Sub Pop may no longer be seen as the scrappy indie label of decades past, but not enough gets said about the commitment it has shown to its local Seattle talent. From early successes in the grunge era to the Postal Service, its biggest releases have been Seattle acts. And, a current glance at their roster reveals the Head and the Heart, Shabazz Palaces and, now, Rose Windows as a new generation of hometown heroes.

These local products also show the label's willingness to depart from the norm, as none are indicative of what might be expected from Sub Pop. Rose Windows debut LP, 'The Sun Dogs,' confirms what might be common knowledge in the Pacific Northwest: This band can play. While the "psych" tag is tossed around at garage bands pretty freely, the psych of Rose Windows is different. 'Native Dreams,' might best exemplify this, with a flute and metal-indebted bass wrapping around each other like shoelaces, tight and precise and with purpose. The track ends up in stoner-rock territory, and Rose Windows seem like the first band since Black Mountain to really understand how to pull off this blend of Vietnam-era rock 'n' roll with the conviction and songwriting skill to make it fresh.

Rabia Shaheen Qazi can carry a song with her charcoal-coated voice, as 'Season of Serpents' shows. Amid spare instrumentation, the melody of the song is focused and ambulatory -- an achievement, to say the least, with nothing to drag it down but the words that are sung. Where Rose Windows show some flaws are in the lyrics, which are often over the top in faux-poetic sophistication.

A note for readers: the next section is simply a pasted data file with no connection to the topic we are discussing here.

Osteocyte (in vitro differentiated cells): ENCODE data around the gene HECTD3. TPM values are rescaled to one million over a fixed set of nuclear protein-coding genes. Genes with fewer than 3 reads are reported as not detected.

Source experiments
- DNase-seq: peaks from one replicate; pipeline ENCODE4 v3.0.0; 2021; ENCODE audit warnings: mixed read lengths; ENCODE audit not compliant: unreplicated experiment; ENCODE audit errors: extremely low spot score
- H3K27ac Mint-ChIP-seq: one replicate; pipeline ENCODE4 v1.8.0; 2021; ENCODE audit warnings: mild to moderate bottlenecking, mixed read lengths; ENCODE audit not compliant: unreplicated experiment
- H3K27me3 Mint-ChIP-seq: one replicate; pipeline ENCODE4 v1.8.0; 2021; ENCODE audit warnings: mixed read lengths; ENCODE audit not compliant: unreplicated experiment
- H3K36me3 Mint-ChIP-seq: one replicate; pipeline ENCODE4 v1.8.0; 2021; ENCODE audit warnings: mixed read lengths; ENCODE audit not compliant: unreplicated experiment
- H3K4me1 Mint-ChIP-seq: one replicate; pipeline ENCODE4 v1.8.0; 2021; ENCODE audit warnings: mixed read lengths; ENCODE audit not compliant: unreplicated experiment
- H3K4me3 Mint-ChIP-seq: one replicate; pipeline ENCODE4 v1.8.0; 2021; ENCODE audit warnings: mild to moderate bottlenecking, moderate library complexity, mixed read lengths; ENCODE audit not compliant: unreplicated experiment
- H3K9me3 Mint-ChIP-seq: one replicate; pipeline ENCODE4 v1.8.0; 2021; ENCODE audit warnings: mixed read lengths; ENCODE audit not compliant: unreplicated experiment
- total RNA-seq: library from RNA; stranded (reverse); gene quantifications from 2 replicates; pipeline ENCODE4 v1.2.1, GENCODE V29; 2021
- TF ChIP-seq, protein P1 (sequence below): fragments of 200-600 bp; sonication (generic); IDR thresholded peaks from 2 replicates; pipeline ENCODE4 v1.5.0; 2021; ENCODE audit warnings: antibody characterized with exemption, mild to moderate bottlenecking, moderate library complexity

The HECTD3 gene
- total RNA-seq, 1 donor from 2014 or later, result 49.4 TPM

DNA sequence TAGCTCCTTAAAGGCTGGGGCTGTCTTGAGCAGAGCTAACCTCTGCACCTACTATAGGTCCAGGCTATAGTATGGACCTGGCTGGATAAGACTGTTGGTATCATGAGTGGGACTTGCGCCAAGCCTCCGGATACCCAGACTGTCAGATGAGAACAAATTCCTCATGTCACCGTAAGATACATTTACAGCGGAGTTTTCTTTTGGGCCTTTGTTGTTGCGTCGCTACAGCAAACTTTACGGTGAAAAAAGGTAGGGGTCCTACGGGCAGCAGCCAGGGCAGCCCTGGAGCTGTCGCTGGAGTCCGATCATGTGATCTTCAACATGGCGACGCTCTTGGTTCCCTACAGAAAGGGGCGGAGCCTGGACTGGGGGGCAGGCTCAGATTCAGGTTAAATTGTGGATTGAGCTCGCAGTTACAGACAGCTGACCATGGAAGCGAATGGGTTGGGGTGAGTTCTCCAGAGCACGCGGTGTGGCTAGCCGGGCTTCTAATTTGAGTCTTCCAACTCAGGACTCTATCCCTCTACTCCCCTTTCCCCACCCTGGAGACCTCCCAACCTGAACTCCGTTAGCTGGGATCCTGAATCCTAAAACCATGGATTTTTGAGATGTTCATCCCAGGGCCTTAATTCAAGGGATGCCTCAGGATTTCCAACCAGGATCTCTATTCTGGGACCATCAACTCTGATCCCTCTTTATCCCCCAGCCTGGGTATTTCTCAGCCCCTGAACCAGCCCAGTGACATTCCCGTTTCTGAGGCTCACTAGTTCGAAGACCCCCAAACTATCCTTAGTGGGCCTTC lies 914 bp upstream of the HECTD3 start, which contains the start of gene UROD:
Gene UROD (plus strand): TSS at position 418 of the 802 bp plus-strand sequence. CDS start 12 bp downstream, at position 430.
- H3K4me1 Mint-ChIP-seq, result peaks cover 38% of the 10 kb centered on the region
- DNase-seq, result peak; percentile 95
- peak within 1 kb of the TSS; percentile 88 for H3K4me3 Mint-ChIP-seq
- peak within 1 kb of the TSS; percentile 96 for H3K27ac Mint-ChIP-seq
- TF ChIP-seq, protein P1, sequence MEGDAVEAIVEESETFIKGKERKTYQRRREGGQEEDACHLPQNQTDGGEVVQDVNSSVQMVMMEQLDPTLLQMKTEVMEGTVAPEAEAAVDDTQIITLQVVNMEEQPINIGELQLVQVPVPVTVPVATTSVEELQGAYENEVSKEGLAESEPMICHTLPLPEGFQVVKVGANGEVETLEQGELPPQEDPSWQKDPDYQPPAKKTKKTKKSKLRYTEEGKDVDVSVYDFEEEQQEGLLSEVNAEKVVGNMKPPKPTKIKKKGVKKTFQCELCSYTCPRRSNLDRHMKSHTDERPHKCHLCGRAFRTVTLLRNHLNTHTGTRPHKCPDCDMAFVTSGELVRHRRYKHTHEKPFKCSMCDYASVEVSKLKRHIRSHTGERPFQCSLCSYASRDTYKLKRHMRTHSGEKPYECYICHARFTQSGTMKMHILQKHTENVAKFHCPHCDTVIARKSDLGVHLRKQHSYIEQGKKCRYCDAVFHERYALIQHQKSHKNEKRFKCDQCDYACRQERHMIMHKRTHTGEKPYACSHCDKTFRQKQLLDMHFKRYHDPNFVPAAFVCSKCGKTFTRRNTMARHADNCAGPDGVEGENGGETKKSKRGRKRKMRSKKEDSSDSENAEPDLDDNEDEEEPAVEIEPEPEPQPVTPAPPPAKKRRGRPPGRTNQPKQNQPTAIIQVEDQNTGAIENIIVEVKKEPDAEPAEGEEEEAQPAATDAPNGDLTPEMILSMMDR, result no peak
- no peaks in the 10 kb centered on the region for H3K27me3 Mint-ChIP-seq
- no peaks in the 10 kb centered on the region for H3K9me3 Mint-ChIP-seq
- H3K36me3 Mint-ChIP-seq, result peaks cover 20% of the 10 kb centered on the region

Composer and band leader Chris Cheveyo describes the album as being about "the everyday blues that capitalism and its hit man, religion, bring on all of us.” Unfortunately, Rose Windows have overshot with their ambition, attempting heightened language but proving rather inept. From 'Indian Summer,' which extends tree vocabulary to uncomfortable lengths, to 'Wartime Lovers,' which feels like it's paying a half-hearted tribute to Jefferson Airplane with words like "this evening brought his end; his time / no tears from grief / just a virgin for his shrine / a floral wreath / and the shame for his crime."

Much of the fun that seems like should be present in the retro sounds of Rose Windows is simply missing, as self-seriousness doesn't play when you struggle to have anything musically original to offer. In the end, the big question surrounding Rose Windows is whether you believe them. Listen closely, and you shouldn't, but fortunately for Rose Windows and for Sub Pop, big words presented as deep thoughts are pretty great when you're high.